Handy is also part of the Safe and Sound working group. The group of more than 70 people strives to find homes for all children who are difficult to place in the short term. She also participated in Rapid Response Team calls.
“He’ll bite you, or pull your hair, or hit you. And so the DSS social workers have been living with him for months in their agency,” Handy said, speaking of one of the hardest-to-place children.
“There have been long-standing problems in the foster families. I think what everyone is seeing right now is that the pandemic, much like every other system, has exposed the cracks and then deepened those cracks,” Gilbreath said.
She says there are fewer foster families, an increase in the number of children in care and an increase in the number of children suffering from a mental health crisis.
“So all of these things are bubbling up at the same time, and we’re seeing this crisis right now,” Gilbreath said.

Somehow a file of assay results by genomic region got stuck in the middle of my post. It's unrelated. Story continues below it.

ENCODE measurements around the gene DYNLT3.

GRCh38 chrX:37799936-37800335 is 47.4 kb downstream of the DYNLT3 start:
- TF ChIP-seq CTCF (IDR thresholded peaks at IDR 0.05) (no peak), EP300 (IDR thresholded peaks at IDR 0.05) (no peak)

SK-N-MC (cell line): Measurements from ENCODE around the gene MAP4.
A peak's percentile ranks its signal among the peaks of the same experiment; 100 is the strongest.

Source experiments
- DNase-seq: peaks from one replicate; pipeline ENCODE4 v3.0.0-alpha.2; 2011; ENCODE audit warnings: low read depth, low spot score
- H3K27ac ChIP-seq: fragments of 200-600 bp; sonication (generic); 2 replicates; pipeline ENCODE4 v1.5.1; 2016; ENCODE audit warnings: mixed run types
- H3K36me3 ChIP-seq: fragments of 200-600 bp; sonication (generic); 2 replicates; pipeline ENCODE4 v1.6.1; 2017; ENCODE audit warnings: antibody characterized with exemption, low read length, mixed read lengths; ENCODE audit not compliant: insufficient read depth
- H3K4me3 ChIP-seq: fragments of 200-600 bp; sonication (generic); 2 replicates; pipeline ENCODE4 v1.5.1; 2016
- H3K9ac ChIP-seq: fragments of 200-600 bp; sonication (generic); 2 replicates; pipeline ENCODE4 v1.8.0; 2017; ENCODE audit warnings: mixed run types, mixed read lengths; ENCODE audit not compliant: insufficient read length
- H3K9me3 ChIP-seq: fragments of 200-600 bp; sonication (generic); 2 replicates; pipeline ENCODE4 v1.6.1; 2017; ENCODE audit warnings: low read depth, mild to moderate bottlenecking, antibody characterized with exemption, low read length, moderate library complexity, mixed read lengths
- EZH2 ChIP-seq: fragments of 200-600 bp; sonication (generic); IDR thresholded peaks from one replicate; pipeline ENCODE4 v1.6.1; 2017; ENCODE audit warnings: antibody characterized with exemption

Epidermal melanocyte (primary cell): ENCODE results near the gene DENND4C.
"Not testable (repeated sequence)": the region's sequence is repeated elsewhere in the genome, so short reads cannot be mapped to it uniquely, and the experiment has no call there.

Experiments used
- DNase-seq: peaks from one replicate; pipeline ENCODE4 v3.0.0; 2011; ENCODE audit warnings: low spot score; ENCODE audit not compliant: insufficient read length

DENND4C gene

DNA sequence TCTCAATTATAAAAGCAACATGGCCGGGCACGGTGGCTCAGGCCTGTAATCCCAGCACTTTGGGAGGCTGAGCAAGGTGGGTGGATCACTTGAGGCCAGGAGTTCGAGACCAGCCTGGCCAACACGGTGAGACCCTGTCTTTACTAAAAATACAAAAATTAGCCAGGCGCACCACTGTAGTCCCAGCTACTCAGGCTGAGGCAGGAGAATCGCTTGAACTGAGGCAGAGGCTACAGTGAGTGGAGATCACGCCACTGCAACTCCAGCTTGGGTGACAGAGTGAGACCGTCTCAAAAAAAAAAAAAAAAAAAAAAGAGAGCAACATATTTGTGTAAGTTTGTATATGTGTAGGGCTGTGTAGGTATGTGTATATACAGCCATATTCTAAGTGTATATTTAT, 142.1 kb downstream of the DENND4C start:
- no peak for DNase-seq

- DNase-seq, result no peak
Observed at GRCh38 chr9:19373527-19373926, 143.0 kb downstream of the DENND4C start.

By July 1, the goal is to have every child placed somewhere. But once they’ve all found accommodation, the work can’t stop because more will come. That’s why they move on to phases two and three, to find solutions to the root cause of this problem.
“It will not be fixed overnight because it was not created overnight. These are systemic issues that have arisen at all levels and so I think this is going to require an investment from everyone,” Handy said.
Everyone points out that this is not a foster care crisis, but a mental health crisis. Beds that were used as temporary placements in hospitals or other institutions are now occupied by children in need of mental health care.
There have been two days recently where no children have been moved.
We spoke to over half a dozen people for this story. Here is some information about the task force, the rapid response team and the next steps.
Safe and Sound Task Force History
Virginia Governor Glenn Youngkin launched the Safe and Sound Task Force on April 1. Janet Kelly, the governor’s special adviser on children’s issues, leads the 70-person team.